This is the first episode of a special Speaking With podcast series titled No Problem Too Big, where a panel of artists and researchers speculate on the end of the world as though it has already happened.
It’s not the world we grew up in. Not since artificial intelligence. The machines have taken control.
Three fearless researchers gather in the post-apocalyptic twilight: a computer scientist, a mechanical engineer and a sci-fi author.
Together, they consider the implications of military robots and autonomous everything, and discover that the most horrifying post-apocalyptic scenario might look something like unrequited robot love.
Joanne Anderton is an award-winning author of speculative fiction stories for anyone who likes their worlds a little different. More information about Joanne and her novels can be found here.
No Problem Too Big is created and hosted by Adam Hulbert, who lectures in media and sonic arts at the University of New South Wales. It is produced with the support of The Conversation and University of New South Wales.
Artificial intelligence is already helping determine your future – whether it’s your Netflix viewing preferences, your suitability for a mortgage or your compatibility with a prospective employer. But can we agree, at least for now, that having an AI determine your guilt or innocence in a court of law is a step too far?
Worryingly, it seems this may already be happening. When American Chief Justice John Roberts recently attended an event, he was asked whether he could forsee a day “when smart machines, driven with artificial intelligences, will assist with courtroom fact finding or, more controversially even, judicial decision making”. He responded: “It’s a day that’s here and it’s putting a significant strain on how the judiciary goes about doing things”.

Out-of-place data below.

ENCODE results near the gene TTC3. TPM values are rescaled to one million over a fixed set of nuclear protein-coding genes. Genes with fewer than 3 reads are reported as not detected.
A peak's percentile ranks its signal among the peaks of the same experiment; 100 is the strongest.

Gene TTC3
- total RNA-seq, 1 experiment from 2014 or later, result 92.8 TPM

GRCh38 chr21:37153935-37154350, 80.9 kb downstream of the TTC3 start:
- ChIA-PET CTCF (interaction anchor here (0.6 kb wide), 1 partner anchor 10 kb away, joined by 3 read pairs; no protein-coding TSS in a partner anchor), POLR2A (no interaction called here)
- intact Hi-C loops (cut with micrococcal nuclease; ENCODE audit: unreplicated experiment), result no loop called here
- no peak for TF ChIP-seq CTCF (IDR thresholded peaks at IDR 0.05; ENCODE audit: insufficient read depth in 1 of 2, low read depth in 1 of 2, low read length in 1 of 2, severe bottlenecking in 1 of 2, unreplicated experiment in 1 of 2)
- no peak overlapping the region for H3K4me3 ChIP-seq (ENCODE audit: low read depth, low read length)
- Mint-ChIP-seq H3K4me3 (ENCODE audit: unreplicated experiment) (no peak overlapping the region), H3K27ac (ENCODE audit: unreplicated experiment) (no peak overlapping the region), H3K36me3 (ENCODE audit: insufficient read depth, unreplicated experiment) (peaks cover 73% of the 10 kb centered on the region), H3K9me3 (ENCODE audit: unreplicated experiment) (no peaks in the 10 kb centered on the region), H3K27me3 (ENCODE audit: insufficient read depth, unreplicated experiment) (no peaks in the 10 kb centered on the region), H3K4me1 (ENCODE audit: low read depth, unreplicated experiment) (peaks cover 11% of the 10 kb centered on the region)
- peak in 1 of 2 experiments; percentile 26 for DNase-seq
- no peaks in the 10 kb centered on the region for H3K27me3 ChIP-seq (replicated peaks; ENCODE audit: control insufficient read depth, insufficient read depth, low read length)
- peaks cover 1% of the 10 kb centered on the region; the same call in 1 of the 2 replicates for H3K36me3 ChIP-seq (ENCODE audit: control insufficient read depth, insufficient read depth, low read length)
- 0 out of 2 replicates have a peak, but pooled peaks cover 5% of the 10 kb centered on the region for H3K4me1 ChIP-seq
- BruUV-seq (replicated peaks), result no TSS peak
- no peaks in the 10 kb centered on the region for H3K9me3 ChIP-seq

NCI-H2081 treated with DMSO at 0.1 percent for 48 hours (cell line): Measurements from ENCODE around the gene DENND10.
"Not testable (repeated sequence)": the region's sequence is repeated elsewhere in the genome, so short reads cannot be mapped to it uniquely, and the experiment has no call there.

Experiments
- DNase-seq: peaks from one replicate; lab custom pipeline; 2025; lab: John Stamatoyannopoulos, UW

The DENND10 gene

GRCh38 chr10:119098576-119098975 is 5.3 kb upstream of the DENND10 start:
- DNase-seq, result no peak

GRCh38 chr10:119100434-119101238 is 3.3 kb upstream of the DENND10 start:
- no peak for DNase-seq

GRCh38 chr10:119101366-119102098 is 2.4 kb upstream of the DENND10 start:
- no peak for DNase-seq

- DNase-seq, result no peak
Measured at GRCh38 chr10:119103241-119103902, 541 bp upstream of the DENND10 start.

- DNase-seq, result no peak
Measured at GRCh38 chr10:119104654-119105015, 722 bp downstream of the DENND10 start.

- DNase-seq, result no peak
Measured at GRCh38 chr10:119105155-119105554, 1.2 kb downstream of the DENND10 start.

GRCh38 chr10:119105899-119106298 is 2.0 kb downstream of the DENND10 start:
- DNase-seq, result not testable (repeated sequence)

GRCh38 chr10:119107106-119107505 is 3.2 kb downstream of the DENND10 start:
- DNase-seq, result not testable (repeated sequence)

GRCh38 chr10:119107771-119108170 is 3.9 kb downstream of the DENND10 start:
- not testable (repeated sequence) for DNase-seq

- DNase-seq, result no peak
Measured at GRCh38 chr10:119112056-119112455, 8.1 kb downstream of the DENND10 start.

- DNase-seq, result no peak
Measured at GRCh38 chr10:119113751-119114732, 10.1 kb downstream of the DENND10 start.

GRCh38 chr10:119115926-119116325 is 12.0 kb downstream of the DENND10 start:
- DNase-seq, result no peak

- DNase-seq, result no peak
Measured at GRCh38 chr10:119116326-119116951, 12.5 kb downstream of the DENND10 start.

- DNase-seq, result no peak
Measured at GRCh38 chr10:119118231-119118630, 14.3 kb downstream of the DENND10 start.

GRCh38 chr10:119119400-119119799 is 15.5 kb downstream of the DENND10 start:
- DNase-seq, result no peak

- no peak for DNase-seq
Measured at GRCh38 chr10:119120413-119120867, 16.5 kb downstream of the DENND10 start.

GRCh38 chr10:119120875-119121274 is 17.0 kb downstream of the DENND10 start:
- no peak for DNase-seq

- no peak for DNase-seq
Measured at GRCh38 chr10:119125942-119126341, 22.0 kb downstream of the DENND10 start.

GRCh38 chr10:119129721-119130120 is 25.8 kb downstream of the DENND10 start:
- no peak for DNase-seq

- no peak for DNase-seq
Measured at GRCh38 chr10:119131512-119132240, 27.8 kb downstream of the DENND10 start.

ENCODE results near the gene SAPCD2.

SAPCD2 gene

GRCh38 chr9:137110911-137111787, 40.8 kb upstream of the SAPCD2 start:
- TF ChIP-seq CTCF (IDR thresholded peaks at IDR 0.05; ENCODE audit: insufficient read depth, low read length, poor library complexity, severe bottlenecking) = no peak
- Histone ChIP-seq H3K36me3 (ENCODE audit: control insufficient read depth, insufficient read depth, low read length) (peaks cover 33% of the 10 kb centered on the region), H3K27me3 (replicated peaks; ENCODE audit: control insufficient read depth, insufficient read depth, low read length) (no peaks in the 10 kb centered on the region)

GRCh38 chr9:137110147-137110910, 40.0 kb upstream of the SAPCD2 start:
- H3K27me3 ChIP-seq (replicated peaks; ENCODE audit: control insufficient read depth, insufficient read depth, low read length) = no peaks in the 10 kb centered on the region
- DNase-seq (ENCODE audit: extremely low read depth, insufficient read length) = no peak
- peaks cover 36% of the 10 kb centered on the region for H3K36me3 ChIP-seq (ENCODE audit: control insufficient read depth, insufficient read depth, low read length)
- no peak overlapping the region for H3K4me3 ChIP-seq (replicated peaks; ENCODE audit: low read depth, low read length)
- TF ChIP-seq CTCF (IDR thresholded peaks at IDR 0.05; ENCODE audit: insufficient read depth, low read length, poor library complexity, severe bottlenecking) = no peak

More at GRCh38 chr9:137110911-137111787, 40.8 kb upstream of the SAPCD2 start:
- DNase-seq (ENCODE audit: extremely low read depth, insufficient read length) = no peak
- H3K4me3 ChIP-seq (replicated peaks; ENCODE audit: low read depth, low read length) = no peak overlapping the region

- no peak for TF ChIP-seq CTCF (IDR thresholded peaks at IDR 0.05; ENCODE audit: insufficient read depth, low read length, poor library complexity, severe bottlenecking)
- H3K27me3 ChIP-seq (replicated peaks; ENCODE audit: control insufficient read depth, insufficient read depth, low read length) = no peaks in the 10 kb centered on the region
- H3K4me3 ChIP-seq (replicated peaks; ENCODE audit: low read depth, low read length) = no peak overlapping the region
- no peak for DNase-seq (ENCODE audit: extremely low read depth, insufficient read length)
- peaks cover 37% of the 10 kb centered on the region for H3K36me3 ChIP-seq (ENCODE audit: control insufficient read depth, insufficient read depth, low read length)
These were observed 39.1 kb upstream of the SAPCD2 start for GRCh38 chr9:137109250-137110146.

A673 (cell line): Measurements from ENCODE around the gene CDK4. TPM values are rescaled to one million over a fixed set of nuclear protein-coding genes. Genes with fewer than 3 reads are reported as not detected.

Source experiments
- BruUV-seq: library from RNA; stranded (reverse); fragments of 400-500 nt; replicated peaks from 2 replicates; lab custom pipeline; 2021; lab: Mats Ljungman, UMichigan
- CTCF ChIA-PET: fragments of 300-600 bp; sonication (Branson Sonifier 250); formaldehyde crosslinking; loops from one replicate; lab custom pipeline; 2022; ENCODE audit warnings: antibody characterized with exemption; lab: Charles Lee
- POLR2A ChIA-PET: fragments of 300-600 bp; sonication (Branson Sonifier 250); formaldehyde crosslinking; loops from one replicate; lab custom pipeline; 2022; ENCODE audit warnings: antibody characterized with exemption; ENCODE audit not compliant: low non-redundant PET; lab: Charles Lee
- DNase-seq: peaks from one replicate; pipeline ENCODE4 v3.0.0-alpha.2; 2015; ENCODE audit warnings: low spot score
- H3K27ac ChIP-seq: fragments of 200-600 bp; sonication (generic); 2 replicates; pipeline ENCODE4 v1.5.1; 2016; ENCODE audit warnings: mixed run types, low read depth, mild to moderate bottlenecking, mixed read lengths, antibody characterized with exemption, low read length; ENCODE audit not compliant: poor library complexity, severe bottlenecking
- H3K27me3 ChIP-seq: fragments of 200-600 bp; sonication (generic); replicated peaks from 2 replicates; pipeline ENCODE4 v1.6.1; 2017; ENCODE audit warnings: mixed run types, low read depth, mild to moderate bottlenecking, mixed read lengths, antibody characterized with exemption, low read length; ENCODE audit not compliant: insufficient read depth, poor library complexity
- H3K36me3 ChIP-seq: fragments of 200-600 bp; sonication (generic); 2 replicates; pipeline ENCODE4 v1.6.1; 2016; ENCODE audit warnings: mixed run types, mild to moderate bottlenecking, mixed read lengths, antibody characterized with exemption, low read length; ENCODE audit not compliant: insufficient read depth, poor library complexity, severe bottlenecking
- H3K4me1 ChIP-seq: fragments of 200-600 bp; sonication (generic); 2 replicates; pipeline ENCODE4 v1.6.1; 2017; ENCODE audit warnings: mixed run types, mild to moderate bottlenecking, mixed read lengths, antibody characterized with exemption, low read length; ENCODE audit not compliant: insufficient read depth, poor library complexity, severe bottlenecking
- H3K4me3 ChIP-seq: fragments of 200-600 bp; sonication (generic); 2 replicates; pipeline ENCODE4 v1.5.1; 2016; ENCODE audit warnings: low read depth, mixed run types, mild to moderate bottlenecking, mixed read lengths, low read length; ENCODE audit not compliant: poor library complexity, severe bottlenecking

Roberts might have been referring to the recent case of Eric Loomis, who was sentenced to six years in prison at least in part by the recommendation of a private company’s secret proprietary software. Loomis, who has a criminal history and was sentenced for having fled the police in a stolen car, now asserts that his right to due process was violated as neither he nor his representatives were able to scrutinise or challenge the algorithm behind the recommendation.
The report was produced by a software product called Compas, which is marketed and sold by Nortpointe Inc to courts. The program is one incarnation of a new trend within AI research: ones designed to help judges make “better” – or at least more data-centric – decisions in court.
While specific details of Loomis’ report remain sealed, the document is likely to contain a number of charts and diagrams quantifying Loomis’ life, behaviour and likelihood of re-offending. It may also include his age, race, gender identity, browsing habits and, I don’t know … measurements of his skull. The point is we don’t know.
What we do know is that the prosecutor in the case told the judge that Loomis displayed “a high risk of violence, high risk of recidivism, high pretrial risk.” This is standard stuff when it comes to sentencing. The judge concurred and told Loomis that he was “identified, through the Compas assessment, as an individual who is a high risk to the community”.